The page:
Only no one wanted to play. Because its full name was Cabbie—The Game With Rules That Are Meant To Be Broken. And though we were all raised in New York, my friends couldn’t handle that.
The game was simple: each player was a taxi and there were passengers—tiny brightly-colored plastic donuts that speared on the cab’s metal spike—scattered all over the street map board. The point was to pick up the most passengers, fast. This involved taking wrong turns, and running red lights, and cheerfully clobbering nuns pushing baby carriages. Everything you learned in Driver’s Ed. Except when I did this—I never had a soul—my friends would shout, “You can’t do that!” And I’d yell back, “What’s the name of the game?
“Cabbie!” they’d chorus. “The Game With Rules that Are Meant To Be Broken!”
They could sing, but they didn’t want to go to hell.
So we didn’t play it a lot. Which is dumb, considering some of my friends grew up to be stockbrokers and producers. And over the years I thought, “Maybe I never really owned the game. Maybe it didn’t actually exist.” It certainly didn’t survive my mother’s ever-cluttered basement, despite the fact Amelia Earhart’s still down there playing poker with Jimmy Hoffa—“Pass them damn pretzels, willya?” Still, there was the game, flattened and battered, in crap-for-culture Montana. I happily took it along.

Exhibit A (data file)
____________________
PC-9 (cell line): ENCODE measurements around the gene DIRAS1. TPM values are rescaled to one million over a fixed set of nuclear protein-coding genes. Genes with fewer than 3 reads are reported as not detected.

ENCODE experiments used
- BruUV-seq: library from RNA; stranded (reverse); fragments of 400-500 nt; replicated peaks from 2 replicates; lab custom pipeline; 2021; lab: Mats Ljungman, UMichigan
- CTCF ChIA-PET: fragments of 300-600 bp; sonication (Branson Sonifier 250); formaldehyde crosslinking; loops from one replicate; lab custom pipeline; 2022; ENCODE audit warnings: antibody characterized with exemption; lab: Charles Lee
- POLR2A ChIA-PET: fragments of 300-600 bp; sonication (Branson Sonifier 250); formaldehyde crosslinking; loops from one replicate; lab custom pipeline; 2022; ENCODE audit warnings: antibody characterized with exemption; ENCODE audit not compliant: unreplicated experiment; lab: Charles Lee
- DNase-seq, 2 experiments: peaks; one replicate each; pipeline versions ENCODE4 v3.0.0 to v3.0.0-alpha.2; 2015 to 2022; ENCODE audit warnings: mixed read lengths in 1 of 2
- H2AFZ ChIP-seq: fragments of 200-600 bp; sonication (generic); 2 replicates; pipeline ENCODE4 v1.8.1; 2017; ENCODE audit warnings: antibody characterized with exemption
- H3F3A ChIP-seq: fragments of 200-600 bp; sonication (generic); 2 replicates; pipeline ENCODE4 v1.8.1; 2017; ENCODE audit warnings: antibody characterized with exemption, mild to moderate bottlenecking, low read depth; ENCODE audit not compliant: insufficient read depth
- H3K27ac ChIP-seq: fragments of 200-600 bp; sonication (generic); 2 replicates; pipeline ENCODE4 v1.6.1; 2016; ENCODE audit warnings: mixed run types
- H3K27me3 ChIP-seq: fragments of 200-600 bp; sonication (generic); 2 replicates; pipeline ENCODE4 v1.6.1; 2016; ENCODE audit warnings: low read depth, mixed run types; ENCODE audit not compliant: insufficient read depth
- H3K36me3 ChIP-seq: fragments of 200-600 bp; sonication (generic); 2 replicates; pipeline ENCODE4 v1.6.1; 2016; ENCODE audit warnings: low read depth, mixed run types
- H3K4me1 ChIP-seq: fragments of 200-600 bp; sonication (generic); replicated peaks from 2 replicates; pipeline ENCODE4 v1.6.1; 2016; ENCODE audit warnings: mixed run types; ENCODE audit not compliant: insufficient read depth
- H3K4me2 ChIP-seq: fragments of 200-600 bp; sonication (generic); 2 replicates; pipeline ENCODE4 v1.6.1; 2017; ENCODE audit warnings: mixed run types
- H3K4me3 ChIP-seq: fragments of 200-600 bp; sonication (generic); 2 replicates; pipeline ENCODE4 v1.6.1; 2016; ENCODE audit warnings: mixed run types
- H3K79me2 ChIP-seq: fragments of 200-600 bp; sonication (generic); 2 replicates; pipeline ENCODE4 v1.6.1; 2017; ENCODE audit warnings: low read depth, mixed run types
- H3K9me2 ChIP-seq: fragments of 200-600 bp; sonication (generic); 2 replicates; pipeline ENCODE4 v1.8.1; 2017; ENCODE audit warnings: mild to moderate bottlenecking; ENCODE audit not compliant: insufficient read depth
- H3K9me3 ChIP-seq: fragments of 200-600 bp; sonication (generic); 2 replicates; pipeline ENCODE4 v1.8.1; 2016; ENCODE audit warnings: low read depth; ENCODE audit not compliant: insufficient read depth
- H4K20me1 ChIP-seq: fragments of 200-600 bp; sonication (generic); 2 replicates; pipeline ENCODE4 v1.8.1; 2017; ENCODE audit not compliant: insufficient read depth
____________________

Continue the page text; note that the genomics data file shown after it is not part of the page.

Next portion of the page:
East of Kalispell was Glacier National Park. If we’d wanted to hike, or swat bugs—lots of ’em zoomin’—we might have explored. Instead, we mainly took pictures. Of Teddy Roosevelt’s Obelisk, oddly abandoned at a rest stop. Of the dog, marking the spot. Of a fellow tourist also marking a spot behind the still-locked restrooms. We didn’t take his picture, though I did wonder why the National Restrooms didn’t open till June.
We settled for the night in Shelby, a town less interesting than its name. And, no, I didn’t challenge Tom to Cabbie. With five weeks to go, I didn’t want to hitchhike home. And the dog was coveting my seat.